Substance Located, If not Defined

One of the most fun aspects of writing this Concord Sonata book is going sentence by sentence through Essays Before a Sonata –  a book I’ve read many times starting around 1969 – and determining exactly what Ives was trying to say. (In fact, I’m surprised that I’ve spent almost as much time in my career parsing the literary writings of composers as I have their music.) Ives’s writing is often not at all clear, though his unclarity sometimes has an underlying intention; and he got some historical facts wrong, which it is amusing to correct. One of my main self-imposed tasks is to nail down as far as I can his famous distinction between substance and manner in the Epilogue. Taking all his examples, I’m coming to the conclusion that substance was, for him, a kind of emotional maturity and higher moral viewpoint on the part of the artist that enabled him or her to make art edifying, even life-changing, as well as merely entertaining; in other words, only a highly evolved person is capable of artistic substance. This is, to say the least, easier to gauge in literature than it is in music. One of his more revealing exemplars is the novelist George Meredith (1828-1909), a Victorian whose name I don’t recall ever having seen outside of the Essays, where he is somewhat incongruously contrasted with Richard Strauss (purveyor of mere manner). So I’m reading Meredith’s The Egoist (1879), which certainly does view its characters’ actions from a profound psychological viewpoint. And I was particularly taken by this rather typical passage:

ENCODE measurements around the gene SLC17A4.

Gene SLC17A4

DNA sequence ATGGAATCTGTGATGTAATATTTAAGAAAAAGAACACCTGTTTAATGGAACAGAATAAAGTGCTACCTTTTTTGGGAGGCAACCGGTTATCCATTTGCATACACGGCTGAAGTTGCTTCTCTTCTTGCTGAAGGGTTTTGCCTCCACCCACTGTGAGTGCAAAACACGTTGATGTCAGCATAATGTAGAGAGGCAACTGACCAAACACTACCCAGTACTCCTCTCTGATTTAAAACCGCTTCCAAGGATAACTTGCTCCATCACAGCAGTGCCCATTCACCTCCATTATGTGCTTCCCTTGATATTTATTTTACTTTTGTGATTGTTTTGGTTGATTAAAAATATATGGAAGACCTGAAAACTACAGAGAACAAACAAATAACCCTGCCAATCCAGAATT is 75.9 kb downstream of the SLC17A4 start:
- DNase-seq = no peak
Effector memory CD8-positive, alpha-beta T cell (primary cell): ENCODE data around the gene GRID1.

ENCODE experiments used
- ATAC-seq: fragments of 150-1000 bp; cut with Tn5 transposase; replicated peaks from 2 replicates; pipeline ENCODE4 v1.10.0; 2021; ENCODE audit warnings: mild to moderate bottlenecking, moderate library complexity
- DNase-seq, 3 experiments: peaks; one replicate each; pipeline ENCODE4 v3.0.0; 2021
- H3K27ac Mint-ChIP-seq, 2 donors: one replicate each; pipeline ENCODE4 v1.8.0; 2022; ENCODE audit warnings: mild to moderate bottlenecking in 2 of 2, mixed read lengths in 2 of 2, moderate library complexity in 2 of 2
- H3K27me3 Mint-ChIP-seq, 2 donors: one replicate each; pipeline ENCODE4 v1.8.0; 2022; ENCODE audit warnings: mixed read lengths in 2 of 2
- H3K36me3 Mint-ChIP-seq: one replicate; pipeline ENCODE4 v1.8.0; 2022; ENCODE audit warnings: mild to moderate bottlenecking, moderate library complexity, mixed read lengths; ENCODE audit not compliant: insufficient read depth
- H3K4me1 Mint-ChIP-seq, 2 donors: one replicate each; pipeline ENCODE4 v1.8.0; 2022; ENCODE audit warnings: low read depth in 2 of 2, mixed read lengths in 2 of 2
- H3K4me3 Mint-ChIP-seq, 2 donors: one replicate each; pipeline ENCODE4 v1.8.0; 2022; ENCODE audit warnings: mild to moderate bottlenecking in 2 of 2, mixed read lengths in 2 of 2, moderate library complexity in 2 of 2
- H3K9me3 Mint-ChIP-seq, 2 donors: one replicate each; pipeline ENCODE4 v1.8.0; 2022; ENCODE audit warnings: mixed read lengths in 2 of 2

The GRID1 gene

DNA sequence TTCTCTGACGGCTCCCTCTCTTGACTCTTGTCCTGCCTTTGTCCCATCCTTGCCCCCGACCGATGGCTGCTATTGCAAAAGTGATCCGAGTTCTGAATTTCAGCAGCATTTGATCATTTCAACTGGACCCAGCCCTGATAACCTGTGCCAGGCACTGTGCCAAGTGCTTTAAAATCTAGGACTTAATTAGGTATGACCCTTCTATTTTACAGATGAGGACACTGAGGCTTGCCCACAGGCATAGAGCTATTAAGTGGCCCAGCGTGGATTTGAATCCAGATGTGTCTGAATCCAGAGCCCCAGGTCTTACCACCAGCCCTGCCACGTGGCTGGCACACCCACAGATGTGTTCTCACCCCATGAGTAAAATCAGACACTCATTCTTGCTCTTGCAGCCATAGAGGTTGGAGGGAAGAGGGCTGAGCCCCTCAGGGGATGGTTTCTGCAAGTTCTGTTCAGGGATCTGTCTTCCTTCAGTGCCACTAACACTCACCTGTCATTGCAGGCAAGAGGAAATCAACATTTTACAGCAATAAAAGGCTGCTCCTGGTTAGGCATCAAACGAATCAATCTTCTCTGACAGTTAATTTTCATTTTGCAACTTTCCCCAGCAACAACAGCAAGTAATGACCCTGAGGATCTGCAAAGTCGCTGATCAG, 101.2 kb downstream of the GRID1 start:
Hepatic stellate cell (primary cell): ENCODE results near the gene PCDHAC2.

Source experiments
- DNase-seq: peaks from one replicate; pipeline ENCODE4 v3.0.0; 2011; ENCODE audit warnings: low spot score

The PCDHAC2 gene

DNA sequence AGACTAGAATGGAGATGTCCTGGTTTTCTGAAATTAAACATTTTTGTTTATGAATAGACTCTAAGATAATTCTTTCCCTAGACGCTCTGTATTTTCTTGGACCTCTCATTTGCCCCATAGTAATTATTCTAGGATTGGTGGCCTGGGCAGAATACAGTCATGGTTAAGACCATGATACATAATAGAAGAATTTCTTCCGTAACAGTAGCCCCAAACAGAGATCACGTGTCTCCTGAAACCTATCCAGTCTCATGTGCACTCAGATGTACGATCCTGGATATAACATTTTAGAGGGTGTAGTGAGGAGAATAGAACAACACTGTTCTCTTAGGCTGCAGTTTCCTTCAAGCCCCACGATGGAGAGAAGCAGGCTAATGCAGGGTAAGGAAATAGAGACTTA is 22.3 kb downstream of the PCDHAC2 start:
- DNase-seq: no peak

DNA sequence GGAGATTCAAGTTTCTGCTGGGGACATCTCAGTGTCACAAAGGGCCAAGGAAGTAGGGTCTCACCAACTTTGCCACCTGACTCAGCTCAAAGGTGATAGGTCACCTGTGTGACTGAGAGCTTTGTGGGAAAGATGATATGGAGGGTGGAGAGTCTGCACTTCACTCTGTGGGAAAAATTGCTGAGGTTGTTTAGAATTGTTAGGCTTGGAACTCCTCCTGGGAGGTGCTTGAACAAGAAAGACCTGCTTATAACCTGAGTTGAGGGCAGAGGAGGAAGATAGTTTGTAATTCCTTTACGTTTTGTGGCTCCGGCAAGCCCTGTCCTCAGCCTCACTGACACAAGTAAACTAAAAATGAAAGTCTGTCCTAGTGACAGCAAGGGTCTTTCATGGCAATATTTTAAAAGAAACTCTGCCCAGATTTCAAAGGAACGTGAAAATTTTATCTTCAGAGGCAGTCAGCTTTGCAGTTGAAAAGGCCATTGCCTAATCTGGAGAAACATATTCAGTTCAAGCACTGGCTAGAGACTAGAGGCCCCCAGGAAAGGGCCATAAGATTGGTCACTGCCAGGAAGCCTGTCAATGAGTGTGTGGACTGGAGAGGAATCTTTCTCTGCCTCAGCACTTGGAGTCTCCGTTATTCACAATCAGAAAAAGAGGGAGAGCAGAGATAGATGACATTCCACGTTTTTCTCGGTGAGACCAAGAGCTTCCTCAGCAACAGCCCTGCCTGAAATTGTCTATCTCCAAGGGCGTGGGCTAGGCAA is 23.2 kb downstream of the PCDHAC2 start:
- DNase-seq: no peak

Popularity with men, serviceable as it is for winning favouritism with women, is of poor value to a sensitive gentlemen, anxious even to prognostic apprehension on behalf of his pride, his comfort and his prevalence. And men are grossly purchasable; good wines have them, good cigars, a goodfellow air: they are never quite worth their salt even then; you can make head against their ill looks. But the looks of women will at one blow work on you the downright difference which is between the cock of lordly plume and the moulting. Happily they may be gained: a clever tongue will gain them, a leg. They are with you to a certainty if Nature is with you; if you are elegant and discreet; if the sun is on you, and they see you shining in it; or if they have seen you well-stationed and handsome in the sun. And once gained they are your mirrors for life, and far more constant than the glass. That tale of their caprice is absurd. Hit their imaginations once, they are your slaves, only demanding common courtier service of you. They will deny that you are ageing, they will cover you from scandal, they will refuse to see you ridiculous.

This is substance indeed.

 

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Comments

  1. says

    I read Meredith’s “The Ordeal of Richard Feverel” when I was in high school. (It was suggested by a friend, not assigned reading.) At the time my adolescent self was enthralled by the romanticism of it, but I suspect that much of the rest was over my head. You remind me that I’ve been meaning to go back and take another look.